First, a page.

In 1998, the Senate Energy and Natural Resources Committee held a widely anticipated hearing on two bills (H.R. 856, S. 472) to determine the political status of Puerto Rico. It was as it has remained to this day a U.S. territory, a status quo that has failed to reach political resolution for the people of Puerto Rico.
Under these bills, the people of Puerto Rico would have had the chance to choose one of three paths: continuation as an undemocratic territory (or, as it was called at the time, “ Commonwealth”), statehood with full voting representation in Congress, and separate sovereignty in the form of traditional independence or with a compact of free association. Today, Congress is faced with similar legislation, and the debate has not changed much in 24 years.
No guaranteed citizenship…
The hearing featured a rotating cadre of witnesses from Puerto Rican elected officials to political figures to Members of the U.S. House of Representatives with ties to Puerto Rico. There was plenty of back-and-forth about the history of referenda in Puerto Rico, the language and technicality of it, and the need for decisive congressional action. This included a contentious question, which continues to be relevant in the debates today: the ability of Puerto Ricans to retain U.S. citizenship regardless of the outcome of the referendum. Concerns amongst the committee rang particularly clear and salient on the issue.
Senator Larry Craig, a conservative Republican representing Idaho, as well as the likes of Sens. Frank Murkowski (R-AK) and Mary Landrieu (D-LA) refuted this notion that Puerto Rico could choose a status of separate sovereignty from the United States while still retaining American citizenship for its people. As Sen. Craig stated, “It also must be made clear that if Puerto Rico elects separate sovereignty, Congress will end U.S. nationality and citizenship for people born in Puerto Rico in the future. […] The notion of universal dual citizenship with guarantees, not even available under current status, must be dispelled before informed self-determination will be possible.”
Given the territorial status of Puerto Rico, the U.S. citizenship of Puerto Ricans is statutory and not guaranteed by the Constitution, but rather by the Jones-Shafroth Act of 1917. Therefore, the citizenship of Puerto Ricans is subject to the political whims of Congress and the president, which constantly fluctuates ideologically with new partisan majorities and presidents.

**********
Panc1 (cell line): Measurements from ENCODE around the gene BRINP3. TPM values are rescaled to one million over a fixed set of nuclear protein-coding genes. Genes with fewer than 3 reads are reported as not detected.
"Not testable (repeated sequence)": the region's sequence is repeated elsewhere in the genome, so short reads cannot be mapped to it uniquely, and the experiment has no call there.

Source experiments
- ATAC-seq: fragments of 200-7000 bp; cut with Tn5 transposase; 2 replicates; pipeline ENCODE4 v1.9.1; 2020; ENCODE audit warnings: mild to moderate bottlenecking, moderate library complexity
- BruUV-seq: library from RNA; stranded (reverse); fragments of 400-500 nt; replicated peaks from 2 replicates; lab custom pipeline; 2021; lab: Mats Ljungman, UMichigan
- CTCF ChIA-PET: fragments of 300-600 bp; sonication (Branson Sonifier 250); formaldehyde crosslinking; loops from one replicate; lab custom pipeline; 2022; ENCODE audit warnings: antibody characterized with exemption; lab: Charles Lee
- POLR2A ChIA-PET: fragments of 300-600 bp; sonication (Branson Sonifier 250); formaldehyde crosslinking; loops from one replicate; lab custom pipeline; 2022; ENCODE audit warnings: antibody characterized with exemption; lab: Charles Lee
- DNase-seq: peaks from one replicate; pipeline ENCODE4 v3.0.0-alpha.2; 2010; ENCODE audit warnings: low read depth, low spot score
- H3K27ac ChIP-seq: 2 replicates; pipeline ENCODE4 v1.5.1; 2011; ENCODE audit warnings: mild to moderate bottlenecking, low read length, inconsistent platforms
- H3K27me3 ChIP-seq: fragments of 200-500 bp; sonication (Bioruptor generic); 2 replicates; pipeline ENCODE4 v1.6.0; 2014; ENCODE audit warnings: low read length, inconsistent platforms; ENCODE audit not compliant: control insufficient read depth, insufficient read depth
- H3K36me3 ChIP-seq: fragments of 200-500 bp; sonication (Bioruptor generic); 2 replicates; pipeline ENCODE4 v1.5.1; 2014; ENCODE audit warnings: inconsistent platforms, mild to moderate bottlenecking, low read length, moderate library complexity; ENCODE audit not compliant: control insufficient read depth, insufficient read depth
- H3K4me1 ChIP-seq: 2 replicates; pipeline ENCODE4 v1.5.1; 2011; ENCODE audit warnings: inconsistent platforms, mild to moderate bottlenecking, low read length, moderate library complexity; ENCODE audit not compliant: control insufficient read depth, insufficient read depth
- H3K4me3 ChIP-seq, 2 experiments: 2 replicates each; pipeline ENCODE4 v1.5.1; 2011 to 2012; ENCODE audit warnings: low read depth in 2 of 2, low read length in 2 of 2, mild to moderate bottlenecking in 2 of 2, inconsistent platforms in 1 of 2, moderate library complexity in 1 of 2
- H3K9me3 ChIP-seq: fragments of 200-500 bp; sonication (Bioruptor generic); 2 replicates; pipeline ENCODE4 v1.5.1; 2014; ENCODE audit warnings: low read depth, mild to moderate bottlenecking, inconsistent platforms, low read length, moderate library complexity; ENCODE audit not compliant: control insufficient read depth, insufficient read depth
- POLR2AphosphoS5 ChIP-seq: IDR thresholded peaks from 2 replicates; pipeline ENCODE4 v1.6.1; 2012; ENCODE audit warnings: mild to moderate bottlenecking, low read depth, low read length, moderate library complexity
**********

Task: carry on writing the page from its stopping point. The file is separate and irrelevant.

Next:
…except under statehood
However, should Congress pass such aforementioned legislation and the people of Puerto Rico vote for statehood, then their U.S. citizenship would be guaranteed by the 14th Amendment of the Constitution. Political proponents of separate sovereignty for Puerto Rico are making a political argument for dual citizenship for Puerto Ricans and not a legal one, or as Sen. Craig put it, “some may not believe a future Congress will change the current status or citizenship […], but that goes to the subjective question of intent and opinion about policy.”
A key function of this debate had been and continues to be language and giving an honest account to the people of Puerto Rico as to what their options are for the future of Puerto Rico and themselves. Congressman Luis Gutierrez (D-IL), who testified at the hearing, pleaded the Senate to “tell the people of Puerto Rico that their citizenship is guaranteed.” However, that plea is all that it is, a plea not based in constitutional grounding or precedent. Here we are more than 24 years later, and the Senate has never made this guarantee – because it can’t. A future congress or president could very well repeal the provisions of the Jones-Shafroth Act that give Puerto Ricans citizenship, especially if Puerto Rico achieves separate sovereignty. As Senator Craig then stated:
“This principle is not complicated, but is made so because some want to have it both ways, insisting on separate sovereignty but also retaining the same citizenship people have who are born in a state of the union. Those of us who want to sort out the real options are not the ones raising these issues, but we must respond when others misinform the public in Puerto Rico that commonwealth and current citizenship are constitutionally permanent and guaranteed in a way that a future Congress cannot change the present Federal law.”
To put it simply, only statehood can guarantee U.S. citizenship for Puerto Ricans in the long term, which includes U.S. rights and liberties, voting representation in Congress, the ability to immigrate freely throughout the U.S., and access to many jobs and welfare benefits. This has always been and will continue to be the truth.
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